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    $\begingroup$ We aren't choosing at all, we are asserting a statement is in the schema. We aren't choosing in some non-constructive fashion an element of the set. $\endgroup$ – Thomas Andrews Nov 20 '15 at 21:01
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No, this reflects a total misunderstanding of what the axiom of choice is. The axiom of choice is no more needed to invoke an instance of an axiom scheme than it is needed to say that $43$ is a natural number (after all, that is also "choosing" an element of an infinite set). In almost all situations where you use an instance of an axiom scheme, you specify which instance you are using. In principle, the axiom of choice could be used in some complicated argument where you are non-constructively asserting the existence of an infinite collection of different proofs in an uncountable language, and in each one of them you have to choose an unspecified instance of an axiom scheme. In practice, I have never seen such an argument and such a thing is very far removed from what is normally meant by "using an axiom scheme".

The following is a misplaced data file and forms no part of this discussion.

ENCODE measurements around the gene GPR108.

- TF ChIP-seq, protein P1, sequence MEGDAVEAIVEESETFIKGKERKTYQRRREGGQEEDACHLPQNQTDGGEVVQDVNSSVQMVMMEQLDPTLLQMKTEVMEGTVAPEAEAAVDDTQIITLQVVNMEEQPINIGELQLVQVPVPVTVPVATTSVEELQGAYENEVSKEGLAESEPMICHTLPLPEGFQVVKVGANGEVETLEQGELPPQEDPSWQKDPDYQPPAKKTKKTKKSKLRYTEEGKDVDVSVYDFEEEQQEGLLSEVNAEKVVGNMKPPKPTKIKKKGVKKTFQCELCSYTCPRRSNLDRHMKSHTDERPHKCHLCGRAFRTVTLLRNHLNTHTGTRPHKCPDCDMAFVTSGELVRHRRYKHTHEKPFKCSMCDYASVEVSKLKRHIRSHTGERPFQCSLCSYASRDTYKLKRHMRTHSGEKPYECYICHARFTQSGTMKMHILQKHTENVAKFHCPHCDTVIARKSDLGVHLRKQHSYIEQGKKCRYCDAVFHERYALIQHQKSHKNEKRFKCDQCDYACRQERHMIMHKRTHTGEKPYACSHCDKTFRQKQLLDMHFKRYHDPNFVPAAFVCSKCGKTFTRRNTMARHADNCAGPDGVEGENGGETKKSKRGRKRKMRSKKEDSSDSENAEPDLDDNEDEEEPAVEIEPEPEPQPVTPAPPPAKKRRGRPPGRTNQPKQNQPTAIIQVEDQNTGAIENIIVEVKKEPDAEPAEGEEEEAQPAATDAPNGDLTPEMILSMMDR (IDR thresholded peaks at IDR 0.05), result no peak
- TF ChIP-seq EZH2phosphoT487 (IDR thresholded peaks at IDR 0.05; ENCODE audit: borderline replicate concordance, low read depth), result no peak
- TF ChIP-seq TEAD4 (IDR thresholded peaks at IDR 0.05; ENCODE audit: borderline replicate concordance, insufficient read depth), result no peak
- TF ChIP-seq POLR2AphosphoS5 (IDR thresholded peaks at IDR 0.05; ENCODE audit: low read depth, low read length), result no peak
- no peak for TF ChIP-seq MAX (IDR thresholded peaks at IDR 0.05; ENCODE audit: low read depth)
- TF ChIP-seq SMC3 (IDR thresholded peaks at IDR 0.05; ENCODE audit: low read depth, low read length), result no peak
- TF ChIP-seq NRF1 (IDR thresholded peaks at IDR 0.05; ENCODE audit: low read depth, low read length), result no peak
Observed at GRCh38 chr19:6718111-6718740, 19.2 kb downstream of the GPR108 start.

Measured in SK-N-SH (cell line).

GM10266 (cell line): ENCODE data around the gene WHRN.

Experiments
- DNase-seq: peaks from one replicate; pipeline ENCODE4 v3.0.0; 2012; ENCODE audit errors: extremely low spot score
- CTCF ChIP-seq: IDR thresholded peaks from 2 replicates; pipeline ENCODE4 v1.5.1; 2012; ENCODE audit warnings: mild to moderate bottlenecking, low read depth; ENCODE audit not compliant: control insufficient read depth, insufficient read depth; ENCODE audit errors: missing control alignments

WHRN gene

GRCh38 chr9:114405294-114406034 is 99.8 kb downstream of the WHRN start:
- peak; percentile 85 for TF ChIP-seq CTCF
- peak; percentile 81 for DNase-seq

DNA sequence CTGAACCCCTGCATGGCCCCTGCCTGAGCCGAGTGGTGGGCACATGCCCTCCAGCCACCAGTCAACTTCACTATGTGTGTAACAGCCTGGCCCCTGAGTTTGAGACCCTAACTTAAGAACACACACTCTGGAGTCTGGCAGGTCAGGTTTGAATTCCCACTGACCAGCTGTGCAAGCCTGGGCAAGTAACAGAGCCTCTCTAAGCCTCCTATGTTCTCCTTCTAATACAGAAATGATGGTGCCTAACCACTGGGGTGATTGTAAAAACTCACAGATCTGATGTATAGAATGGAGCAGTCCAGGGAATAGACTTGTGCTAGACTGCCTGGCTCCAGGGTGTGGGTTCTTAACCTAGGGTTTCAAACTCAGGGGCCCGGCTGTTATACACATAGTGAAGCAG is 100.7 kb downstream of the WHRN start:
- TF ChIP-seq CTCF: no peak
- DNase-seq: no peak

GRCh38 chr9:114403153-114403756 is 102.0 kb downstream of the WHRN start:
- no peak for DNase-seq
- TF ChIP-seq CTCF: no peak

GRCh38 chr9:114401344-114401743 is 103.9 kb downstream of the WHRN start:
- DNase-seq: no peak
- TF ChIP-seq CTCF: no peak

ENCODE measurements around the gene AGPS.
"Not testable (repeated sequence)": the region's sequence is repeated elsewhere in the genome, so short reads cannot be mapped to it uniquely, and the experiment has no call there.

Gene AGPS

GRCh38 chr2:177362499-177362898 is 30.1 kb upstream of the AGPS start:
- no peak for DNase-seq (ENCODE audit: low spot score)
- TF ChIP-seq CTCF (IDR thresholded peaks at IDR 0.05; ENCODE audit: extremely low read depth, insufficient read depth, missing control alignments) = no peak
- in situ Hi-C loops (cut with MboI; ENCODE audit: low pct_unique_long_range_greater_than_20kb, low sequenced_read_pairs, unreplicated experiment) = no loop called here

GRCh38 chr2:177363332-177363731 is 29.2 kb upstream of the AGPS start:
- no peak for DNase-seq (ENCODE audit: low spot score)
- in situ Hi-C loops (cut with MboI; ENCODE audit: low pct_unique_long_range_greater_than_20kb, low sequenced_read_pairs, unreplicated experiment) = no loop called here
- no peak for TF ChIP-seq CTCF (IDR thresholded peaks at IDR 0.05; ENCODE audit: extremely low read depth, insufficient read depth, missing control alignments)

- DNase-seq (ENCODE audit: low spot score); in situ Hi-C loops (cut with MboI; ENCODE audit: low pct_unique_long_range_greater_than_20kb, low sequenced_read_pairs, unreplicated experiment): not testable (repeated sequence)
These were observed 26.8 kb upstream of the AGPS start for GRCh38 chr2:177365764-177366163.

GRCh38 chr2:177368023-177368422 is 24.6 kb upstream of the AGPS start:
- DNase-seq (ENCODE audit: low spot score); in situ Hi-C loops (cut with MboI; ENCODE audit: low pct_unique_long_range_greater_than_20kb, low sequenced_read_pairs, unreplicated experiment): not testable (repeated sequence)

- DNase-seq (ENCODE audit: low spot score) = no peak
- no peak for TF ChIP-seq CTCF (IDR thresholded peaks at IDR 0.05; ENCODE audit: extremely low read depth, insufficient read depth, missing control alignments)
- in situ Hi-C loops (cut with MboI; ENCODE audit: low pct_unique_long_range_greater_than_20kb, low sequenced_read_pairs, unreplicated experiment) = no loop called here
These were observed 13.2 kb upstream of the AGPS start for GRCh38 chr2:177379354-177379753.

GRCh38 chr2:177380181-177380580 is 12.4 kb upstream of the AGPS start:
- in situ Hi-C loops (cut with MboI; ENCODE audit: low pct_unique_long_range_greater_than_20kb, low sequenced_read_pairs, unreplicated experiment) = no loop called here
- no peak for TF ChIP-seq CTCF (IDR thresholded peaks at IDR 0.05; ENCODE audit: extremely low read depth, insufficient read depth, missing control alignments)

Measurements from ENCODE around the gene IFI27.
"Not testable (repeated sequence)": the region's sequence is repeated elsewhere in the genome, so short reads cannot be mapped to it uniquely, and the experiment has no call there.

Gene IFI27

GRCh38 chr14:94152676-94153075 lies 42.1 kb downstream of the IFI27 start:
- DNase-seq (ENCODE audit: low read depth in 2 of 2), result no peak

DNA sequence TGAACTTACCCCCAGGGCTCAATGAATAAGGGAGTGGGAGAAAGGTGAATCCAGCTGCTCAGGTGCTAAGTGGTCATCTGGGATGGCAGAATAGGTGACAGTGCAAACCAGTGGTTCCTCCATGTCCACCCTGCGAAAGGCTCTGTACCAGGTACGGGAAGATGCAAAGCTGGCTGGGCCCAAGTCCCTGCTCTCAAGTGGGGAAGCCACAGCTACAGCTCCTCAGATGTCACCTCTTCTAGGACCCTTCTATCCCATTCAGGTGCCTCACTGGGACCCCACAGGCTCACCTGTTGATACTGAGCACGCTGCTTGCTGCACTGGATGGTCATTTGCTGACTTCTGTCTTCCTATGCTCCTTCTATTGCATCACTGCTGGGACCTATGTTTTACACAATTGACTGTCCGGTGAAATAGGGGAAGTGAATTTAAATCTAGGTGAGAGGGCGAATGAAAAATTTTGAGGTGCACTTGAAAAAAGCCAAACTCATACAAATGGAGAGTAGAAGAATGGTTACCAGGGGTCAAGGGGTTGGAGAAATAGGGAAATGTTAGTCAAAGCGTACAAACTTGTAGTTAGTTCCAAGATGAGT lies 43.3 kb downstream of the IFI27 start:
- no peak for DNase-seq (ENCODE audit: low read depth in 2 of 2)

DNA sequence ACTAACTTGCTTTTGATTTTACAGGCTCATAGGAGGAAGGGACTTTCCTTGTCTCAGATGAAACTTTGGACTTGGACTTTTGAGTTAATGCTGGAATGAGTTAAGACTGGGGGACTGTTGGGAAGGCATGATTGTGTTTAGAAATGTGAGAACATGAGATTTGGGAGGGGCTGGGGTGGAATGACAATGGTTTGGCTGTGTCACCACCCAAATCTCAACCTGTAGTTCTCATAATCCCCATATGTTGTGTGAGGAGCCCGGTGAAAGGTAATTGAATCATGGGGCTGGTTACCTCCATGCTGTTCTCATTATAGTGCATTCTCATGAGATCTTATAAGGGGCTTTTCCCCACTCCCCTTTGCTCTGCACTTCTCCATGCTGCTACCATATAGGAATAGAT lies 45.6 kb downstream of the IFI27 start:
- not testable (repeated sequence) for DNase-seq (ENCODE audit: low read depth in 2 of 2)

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The Axiom of Choice is not being invoked when choosing an instance of an axiom scheme. You are selecting one element from an infinite set. The Axiom of Choice concerns choosing an infinite set. If $\{A_\alpha\}$ is an infinite collection of distinct sets, the Axiom of Choice allows us to an element of each set.

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  • $\begingroup$ Sure, but there are also weaker versions of AC like the countable axiom of choice. $\endgroup$ – mrp Nov 20 '15 at 20:52
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    $\begingroup$ This is true, but even that version of AC is not being used. $\endgroup$ – Tim Raczkowski Nov 20 '15 at 20:53
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In an Axiom Schema like PA (Peano Arithmetic) or ZF or ZFC (set theory) the collection of axioms is computably recursive. That is, we can write a (fairly simple) computer program that will take any finite string of symbols as input and correctly state after finitely many steps, whether or not the string represents an axiom. At no time do we say "There exists an axiom that says... " without actually exhibiting the axiom itself. This is different from the Axiom of Choice :"Every set can be well-ordered" is the axiom, but it does not state how to exhibit a specific well-order on any given set. If your axiom schema is not computably recursive you will have sentences which cannot be determined to be axioms or not axioms. (At least not from within your schema.) As has already been said, how some human brain opts to employ a given axiom is a question about how humans manage to think, not a question about axiomatics .